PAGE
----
Thursday, December 9

Tairāwhiti state of emergency lifted after floods


Heavy rains have subsided in Gisborne and the state of emergency has been lifted, but authorities say landslides and landslides are causing a second wave of problems.

Katie Fitzpatrick (left) with Emergency Management Minister Kiri Allan after flooding in Gisborne left the resident's property covered in mud.

Katie Fitzpatrick (left) with Emergency Management Minister Kiri Allan after flooding in Gisborne left the resident’s property covered in mud.
Photo: RNZ / Tom Kitchin

Torrential downpours saturated the city yesterday, but a heavy rain warning remains in effect until morning.

Many residents of Tūranganui-a-Kiwa are going through thick, deep, muddy and dirty silt today as the heavy rain clearing began.

Katie Fitzpatrick lives at the foot of a steep cliff, and most of it fell on her property yesterday.

“By chance we went, like kiwis do, for a walk to admire all the water around the place, and a cake,” he said.

“We come home to eat our cake and get more wood for the fire and we look out the back door and there is the neighbor’s property in our backyard.”

She described her reaction.

“Words are not good for radio, insert here. Too bad, yeah, too bad it was a good one, I really didn’t know what to do to be honest, there was a lot of water and a lot of mud.”

Katie Fitzpatrick's backyard was covered in thick, deep silt after the Gisborne floods.

Katie Fitzpatrick’s backyard was covered in thick, deep silt after the Gisborne floods.
Photo: RNZ / Tom Kitchin

On the first inspection, his home had little damage, but the same couldn’t be said for its section.

“To be honest, there is a lot of mud, I don’t know what to do with so much mud,” she said.

Local leaders, including Gisborne Mayor Rehette Stoltz, visited homes like Fitzgerald’s today to understand the issues firsthand.

“Some are just water damaged, but others, like this one, there is a mudslide surrounding the house, there have been some houses where there is a clear disturbance, where it is not safe to stay there,” Stoltz said outside of the house. Fitzgerald.

Emergency Management Minister Kiri Allan, also a local MP, was also present.

“Now the focus is really evaluating impact, it’s making sure people are connected to the services they need to be connected to, and if not, figuring out who the right people are to be the connectors,” he said.

Nearby, a large slip blocked access to about 20 houses on Hill Rd.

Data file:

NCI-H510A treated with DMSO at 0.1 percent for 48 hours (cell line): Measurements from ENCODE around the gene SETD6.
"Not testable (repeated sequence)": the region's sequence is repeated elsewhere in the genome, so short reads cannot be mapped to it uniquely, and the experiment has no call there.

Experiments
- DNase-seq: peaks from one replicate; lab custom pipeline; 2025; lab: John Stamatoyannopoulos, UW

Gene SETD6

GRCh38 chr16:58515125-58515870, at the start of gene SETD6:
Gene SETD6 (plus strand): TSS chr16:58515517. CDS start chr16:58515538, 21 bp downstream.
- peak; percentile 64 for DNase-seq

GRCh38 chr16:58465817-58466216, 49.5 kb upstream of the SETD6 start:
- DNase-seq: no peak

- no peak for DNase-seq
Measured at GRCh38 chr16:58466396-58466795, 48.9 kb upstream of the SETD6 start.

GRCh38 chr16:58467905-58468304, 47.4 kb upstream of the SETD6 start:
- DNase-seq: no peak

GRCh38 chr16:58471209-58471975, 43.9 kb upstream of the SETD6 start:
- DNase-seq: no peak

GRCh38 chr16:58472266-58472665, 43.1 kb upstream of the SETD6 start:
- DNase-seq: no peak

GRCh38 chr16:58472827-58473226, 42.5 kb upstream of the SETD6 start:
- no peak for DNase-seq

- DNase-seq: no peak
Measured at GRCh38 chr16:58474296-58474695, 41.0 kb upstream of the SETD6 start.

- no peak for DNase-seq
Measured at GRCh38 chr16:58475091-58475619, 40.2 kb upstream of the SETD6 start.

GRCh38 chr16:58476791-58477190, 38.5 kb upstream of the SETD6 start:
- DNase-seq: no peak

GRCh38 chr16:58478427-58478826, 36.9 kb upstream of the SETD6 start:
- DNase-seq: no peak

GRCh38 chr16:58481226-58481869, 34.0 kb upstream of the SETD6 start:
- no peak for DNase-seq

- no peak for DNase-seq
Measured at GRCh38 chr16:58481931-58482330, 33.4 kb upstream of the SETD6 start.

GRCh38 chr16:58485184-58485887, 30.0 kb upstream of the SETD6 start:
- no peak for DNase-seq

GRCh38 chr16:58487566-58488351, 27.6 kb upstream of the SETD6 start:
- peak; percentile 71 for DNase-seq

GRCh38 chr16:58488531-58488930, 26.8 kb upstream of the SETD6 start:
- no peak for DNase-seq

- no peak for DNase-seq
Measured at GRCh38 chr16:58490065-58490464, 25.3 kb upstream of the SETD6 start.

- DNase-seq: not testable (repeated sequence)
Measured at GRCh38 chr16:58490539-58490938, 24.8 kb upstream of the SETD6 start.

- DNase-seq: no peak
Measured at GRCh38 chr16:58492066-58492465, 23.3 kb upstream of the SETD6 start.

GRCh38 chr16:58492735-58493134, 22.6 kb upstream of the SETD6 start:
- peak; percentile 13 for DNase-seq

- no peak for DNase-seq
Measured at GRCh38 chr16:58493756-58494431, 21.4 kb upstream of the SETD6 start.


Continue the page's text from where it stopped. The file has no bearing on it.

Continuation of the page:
A large slip has blocked access to about 20 homes on Hill Rd in Gisborne.

A large slip has blocked access to about 20 homes on Hill Rd in Gisborne.
Photo: RNZ / Tom Kitchin

Houses on the road were evacuated and engineers monitored the situation.

The slip was just a hillside yesterday, lined with native trees and retaining walls.

Shona Egan lives next to the hill and wanted to transform it when she moved to the area nine years ago.

“We just wanted to get rid of the noxious weeds and the honeysuckle … we thought we would try to put it back in the native.”

But now, he didn’t know what would come next.

“Well now it’s going to be a very different pot of fish, the whole profile of the hill has changed.”

Gisborne Mayor Rehette Stoltz speaks to district council staff about the damage in the city.

Gisborne Mayor Rehette Stoltz speaks to district council staff about the damage in the city.
Photo: RNZ / Tom Kitchin

The state of emergency was lifted this afternoon, after the rains subsided and water levels dropped.

“Civil Defense will continue to have teams monitoring the region over the weekend, and our contractors are certainly very busy,” said Tairāwhiti Civil Defense group controller Dave Wilson.

People living on the slopes or river banks were encouraged to check for signs of subsidence, looking for cracks, water coming out of unusual places, sunken lawns, retaining walls or trees at odd angles, creaking in the house or doors. job.

“The current weather system is extremely variable and things can change very quickly, so everyone needs to keep up with the latest information,” said Wilson.

Anyone with a concern should call the Gisborne District Council 24/7 line at 0800 653 800.


www.rnz.co.nz

Leave a Reply

Your email address will not be published. Required fields are marked *